In addition to deriving the electron beam or beams from video signal SO, this video signal is received in a separate channel whereat it is differentiated to produce a compensating signal SA, as shown in FIG. 1B. Compensating signal SA is applied to a supplemental deflection means, for example, sub-deflecting plates as described in U.S. Pat. No. 3,830,958, or to a split lens electrode as described in U.S. Pat. No. 3,936,872, so that the horizontal deflection field for the beam or beams in the line-scanning direction is modified or compensated, as shown in FIG. 1C. As a result of this modified or compensated horizontal deflection field, the beam scanning velocity in the line-scanning direction is modulated as shown in FIG. 1D. Thus, during each interval Ta, the beam scanning velocity is increased so that a decreased amount of light is emitted from the phosphor elements or areas on the display screen that are excited by the electron beam during this interval. Also, during each interval Tb, the beam scanning velocity is decreased so that an increased amount of light is emitted from the phosphor elements or areas which are excited by the electron beam or beams during this period. Therefore, the variation in the intensity of the light emitted from the display screen in the horizontal or line-scanning direction is substantially as represented by the waveform shown in FIG. 1E. It should be appreciated that, although the light intensity may be represented by the waveform shown in FIG. 1E, this waveform does not represent the actual video signal which is applied to the video picture tube and, therefore, is not caused by a landing beam spot of undesirably increased size. Rather, the waveform of FIG. 1E represents that the sharpness of the reproduced picture in the horizontal direction is improved by reason of this beam-scanning velocity modulation.

While the foregoing technique results in improved sharpness in the line-scanning direction, this technique has no effect upon the sharpness of the image in the vertical direction. This can best be appreciated by referring to FIGS. 2A and 2B which depict different areas as examples which may be displayed on the screen of a video picture tube. The display in FIG. 2A may appear as a relatively bright rectangle, or window, superimposed onto a relatively dark background. In FIG. 2B, the display is merely a vertical line 12 which is relatively bright and which is superimposed onto a relatively dark background. In FIG. 2A, the improved sharpness which is attained in the horizontal direction by the aforedescribed beam-scanning velocity modulation technique results in a relatively sharp vertical bright edge 11 with respect to the dark background. In FIG. 2B, vertical bright line 12 will appear as a sharp image with respect to the dark background. However, in FIG. 2A, the horizontal edge 13, which appears as a bright-dark transition in the vertical direction, will not be as well-defined as vertical edge 11. It is the primary object of the present invention to improve the sharpness of horizontal edge 13 in the video picture which is displayed by video picture reproducing apparatus, that is, the present invention improves the sharpness of an image in the vertical direction as well as in the horizontal, or line-scanning, direction.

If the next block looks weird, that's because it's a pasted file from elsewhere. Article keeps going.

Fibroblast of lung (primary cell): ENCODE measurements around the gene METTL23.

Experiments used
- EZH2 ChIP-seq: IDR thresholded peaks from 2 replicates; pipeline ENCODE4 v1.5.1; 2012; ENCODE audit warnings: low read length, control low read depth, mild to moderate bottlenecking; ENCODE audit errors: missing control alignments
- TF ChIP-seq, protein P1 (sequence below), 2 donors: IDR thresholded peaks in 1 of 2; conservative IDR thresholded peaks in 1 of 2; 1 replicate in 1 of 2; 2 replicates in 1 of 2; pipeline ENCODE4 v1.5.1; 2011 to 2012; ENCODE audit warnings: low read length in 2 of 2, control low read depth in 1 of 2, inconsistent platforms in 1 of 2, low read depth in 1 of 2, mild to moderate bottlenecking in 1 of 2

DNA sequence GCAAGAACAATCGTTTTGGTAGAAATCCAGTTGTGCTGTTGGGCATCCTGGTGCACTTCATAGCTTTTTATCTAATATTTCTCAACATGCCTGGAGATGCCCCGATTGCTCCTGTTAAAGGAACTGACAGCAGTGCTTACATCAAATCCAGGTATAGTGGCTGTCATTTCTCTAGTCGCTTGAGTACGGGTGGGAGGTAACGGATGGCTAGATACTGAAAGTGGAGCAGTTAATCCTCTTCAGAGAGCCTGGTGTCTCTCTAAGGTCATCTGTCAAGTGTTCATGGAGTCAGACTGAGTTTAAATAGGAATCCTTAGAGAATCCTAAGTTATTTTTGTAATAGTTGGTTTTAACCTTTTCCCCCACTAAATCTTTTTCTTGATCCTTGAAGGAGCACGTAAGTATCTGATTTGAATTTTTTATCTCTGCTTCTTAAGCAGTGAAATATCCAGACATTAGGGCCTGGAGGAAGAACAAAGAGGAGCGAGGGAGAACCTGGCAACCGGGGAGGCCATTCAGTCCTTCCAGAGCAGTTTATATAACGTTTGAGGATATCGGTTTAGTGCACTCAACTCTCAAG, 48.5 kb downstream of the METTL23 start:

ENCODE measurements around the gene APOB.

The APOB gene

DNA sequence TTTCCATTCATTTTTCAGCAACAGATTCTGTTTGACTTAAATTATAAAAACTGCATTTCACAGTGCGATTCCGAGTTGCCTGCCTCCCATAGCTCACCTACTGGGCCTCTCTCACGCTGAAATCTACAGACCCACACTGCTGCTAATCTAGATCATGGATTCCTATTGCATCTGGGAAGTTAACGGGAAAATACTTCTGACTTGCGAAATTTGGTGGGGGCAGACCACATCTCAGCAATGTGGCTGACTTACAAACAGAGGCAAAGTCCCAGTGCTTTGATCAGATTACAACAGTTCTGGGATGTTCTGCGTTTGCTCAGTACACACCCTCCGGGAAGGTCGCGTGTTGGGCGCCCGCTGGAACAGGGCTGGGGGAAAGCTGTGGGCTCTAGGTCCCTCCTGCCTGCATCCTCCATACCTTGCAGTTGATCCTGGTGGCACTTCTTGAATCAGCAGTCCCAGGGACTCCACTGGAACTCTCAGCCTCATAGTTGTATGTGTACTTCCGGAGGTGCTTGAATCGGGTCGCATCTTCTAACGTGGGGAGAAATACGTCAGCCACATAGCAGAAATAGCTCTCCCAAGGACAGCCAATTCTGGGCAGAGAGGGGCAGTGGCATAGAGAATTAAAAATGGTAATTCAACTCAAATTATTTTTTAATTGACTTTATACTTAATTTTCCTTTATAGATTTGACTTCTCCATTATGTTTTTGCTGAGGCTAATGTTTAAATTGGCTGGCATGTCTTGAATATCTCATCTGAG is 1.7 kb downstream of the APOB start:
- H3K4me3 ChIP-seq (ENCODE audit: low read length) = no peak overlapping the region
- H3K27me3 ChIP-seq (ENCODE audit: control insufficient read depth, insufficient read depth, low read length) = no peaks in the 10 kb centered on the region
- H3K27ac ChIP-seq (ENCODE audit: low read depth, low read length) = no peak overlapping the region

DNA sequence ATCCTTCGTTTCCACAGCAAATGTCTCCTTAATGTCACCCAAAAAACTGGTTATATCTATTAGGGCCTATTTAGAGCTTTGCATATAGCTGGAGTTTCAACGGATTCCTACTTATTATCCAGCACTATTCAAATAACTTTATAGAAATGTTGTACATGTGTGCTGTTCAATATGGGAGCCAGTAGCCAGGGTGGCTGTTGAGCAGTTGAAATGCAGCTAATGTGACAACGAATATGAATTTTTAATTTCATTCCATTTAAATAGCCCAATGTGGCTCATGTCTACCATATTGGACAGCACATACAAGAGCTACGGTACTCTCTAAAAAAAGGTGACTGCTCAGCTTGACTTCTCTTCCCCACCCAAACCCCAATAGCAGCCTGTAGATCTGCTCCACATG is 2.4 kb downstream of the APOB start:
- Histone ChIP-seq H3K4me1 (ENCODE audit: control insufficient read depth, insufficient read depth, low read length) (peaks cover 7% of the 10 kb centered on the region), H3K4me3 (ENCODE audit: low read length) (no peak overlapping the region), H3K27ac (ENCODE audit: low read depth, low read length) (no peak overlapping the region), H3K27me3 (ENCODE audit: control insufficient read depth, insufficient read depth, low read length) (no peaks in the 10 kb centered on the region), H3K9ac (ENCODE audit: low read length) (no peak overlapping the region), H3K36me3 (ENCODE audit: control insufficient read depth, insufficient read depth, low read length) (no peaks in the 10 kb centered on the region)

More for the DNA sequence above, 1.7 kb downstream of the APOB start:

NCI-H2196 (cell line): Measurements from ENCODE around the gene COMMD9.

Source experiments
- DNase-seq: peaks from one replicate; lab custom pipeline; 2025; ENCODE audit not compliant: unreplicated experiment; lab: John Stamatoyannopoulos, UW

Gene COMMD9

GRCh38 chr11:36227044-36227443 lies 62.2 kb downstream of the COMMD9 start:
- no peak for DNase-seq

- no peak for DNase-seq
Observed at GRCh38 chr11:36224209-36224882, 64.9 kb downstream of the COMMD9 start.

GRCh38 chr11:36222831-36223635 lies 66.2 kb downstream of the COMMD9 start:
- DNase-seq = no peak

Referring to FIG. 3, there is illustrated a block diagram of video signal reproducing apparatus with which the present invention finds ready application. The illustrated video signal reproducing apparatus includes a video detector 111 for receiving a video signal which, for example, may be constituted as a composite color video signal having luminance components which occupy a relatively lower frequency band, and chrominance components, which occupy a relatively higher frequency band. Video detector 111 includes conventional video circuits, such as RF amplifier, IF amplifier, and the like. Since video detector 111 is of conventional construction, further detailed description of such circuits is omitted in the interest of brevity. Suffice it to say that the output signal produced by video detector 111 is a video signal which may be represented as, for example, video signal SO, shown in FIG. 1A. This video signal SO, here assumed to be a composite color video signal, is further amplified by a video amplifier 112 and is supplied to three channels, as shown, including a luminance channel comprised of amplifier 113, a chrominance channel comprised of band-pass amplifier 115, color demodulator 116 and matrix circuit 114, and a beam-scanning velocity modulation control channel comprised of amplifier 117, differentiating circuit 118 and amplifier 119. The luminance channel additionally may include a low-pass filter (not shown) whose cut-off frequency extracts the luminance signal from the composite color video signal. This is conventional, and for the purpose of the present description, it is recognized that the output signal produced by video amplifier 113 is the luminance signal Y included in the composite color video signal.